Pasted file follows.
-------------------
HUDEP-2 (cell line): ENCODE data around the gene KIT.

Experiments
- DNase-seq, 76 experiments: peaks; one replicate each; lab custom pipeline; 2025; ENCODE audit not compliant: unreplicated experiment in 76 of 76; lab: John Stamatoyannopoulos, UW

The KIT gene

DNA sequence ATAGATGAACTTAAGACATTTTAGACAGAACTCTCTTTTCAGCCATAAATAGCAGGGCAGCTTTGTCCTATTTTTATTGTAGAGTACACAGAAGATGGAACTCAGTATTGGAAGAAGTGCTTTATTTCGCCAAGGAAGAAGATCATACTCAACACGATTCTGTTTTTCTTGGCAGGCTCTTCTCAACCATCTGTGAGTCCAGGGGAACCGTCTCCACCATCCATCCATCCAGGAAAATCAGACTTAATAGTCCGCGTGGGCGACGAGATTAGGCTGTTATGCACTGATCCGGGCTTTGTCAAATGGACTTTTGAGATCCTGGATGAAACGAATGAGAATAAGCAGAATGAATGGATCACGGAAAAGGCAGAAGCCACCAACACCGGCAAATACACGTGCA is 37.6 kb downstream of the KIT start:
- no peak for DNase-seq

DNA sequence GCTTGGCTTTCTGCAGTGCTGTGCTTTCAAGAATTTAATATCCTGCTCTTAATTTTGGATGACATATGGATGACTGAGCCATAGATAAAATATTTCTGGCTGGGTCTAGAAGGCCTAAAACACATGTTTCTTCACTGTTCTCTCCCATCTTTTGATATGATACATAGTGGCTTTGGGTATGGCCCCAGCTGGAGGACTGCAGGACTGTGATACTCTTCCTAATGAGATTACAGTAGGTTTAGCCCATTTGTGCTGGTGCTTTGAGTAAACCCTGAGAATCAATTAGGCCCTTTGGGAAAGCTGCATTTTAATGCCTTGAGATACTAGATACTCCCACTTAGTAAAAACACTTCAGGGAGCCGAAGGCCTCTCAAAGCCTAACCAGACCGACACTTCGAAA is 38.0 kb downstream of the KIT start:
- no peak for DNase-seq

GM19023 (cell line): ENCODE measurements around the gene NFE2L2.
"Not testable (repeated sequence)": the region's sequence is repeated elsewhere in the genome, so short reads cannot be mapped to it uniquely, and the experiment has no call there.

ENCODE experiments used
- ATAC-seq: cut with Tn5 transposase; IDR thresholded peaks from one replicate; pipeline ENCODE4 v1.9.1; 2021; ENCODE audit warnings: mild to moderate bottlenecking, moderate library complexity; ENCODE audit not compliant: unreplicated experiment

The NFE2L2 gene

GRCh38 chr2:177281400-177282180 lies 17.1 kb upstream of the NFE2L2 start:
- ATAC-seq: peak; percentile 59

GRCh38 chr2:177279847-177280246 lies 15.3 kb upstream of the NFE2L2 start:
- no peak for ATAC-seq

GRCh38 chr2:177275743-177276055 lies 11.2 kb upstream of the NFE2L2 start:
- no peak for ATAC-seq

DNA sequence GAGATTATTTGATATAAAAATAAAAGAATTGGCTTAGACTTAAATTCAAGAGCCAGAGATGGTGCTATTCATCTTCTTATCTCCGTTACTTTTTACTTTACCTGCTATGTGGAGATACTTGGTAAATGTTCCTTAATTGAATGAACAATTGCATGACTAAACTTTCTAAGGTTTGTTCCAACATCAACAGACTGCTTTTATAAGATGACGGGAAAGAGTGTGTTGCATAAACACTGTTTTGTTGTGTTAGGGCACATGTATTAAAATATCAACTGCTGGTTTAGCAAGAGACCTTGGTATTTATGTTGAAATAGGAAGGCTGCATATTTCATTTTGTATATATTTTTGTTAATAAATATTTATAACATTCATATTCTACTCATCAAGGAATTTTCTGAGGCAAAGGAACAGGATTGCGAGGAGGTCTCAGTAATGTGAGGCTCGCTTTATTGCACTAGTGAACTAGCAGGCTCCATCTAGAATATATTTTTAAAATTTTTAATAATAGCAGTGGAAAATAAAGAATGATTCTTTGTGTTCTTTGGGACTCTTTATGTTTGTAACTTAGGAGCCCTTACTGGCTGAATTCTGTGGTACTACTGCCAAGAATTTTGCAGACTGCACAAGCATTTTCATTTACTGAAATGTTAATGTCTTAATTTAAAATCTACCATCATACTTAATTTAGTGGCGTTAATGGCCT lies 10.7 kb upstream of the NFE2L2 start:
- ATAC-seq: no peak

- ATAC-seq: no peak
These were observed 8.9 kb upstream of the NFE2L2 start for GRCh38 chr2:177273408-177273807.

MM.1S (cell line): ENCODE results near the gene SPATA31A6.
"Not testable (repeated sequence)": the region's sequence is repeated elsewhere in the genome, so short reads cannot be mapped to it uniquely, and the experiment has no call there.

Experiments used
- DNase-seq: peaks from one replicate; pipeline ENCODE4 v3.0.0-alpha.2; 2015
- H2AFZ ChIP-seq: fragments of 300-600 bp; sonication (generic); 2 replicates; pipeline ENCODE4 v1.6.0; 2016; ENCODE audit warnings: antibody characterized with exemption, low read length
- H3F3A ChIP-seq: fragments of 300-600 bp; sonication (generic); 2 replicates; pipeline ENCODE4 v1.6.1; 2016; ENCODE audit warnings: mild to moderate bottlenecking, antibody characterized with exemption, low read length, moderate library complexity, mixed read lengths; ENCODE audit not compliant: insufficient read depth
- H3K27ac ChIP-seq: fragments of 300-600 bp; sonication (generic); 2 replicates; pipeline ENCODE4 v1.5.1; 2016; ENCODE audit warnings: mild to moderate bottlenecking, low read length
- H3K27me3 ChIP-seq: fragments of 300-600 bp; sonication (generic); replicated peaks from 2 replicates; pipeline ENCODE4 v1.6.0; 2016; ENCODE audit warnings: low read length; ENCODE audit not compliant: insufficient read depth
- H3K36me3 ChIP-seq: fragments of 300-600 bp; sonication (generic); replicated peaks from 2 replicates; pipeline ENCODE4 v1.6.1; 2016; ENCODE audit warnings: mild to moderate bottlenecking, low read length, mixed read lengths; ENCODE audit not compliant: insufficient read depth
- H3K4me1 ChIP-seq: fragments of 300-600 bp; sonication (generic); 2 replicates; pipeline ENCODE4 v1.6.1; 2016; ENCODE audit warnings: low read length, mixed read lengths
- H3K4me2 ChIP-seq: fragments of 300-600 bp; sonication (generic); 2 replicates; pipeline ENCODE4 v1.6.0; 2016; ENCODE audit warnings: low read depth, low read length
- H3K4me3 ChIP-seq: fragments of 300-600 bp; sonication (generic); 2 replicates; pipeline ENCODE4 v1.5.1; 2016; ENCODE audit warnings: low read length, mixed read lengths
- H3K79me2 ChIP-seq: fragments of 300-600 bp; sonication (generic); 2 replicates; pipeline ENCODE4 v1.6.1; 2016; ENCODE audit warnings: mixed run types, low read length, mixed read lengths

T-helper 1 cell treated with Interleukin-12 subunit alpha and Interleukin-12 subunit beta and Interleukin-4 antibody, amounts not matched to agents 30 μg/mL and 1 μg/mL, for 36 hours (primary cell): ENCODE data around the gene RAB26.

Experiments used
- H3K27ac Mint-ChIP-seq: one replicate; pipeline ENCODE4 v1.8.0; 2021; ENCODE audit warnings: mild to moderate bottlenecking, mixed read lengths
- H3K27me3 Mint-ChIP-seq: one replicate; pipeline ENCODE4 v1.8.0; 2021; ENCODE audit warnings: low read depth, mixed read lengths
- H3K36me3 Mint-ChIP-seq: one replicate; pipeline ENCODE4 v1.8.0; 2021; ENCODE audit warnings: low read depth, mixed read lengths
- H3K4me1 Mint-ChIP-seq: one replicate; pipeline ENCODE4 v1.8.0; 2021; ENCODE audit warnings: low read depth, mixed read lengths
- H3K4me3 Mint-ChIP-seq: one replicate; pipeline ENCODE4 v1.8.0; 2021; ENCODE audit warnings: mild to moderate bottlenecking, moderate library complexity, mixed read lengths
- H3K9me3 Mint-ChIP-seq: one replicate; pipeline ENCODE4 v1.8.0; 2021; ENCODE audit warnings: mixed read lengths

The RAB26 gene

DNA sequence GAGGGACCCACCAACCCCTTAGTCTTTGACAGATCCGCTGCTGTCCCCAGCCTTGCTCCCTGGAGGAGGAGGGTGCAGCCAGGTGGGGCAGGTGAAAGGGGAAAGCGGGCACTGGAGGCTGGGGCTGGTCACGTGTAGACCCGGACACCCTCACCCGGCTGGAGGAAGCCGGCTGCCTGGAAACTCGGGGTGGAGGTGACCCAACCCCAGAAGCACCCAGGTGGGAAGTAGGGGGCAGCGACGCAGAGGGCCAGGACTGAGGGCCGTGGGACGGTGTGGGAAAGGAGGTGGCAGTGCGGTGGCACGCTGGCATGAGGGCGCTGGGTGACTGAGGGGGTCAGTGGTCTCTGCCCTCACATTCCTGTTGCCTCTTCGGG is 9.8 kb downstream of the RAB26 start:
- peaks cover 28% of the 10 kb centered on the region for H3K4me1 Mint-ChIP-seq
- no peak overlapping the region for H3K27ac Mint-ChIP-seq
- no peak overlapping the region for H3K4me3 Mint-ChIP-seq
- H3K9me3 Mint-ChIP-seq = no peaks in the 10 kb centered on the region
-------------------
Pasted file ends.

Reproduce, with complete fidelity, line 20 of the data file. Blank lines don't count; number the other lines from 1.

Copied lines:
DNA sequence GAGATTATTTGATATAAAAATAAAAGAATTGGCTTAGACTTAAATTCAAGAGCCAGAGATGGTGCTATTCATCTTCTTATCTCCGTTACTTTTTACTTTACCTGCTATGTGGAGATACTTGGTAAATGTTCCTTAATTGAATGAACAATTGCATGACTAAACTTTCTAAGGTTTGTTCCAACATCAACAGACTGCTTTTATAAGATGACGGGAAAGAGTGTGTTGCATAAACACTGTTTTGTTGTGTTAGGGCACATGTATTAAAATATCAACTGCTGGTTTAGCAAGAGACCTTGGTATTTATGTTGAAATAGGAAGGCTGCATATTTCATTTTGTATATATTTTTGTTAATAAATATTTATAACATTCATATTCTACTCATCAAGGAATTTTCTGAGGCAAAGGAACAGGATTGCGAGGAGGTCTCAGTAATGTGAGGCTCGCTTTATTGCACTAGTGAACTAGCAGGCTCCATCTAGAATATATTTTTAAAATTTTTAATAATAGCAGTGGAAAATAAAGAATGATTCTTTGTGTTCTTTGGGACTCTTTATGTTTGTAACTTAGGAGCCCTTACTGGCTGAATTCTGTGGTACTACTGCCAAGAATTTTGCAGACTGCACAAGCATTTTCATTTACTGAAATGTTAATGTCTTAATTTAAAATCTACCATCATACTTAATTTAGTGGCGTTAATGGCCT lies 10.7 kb upstream of the NFE2L2 start: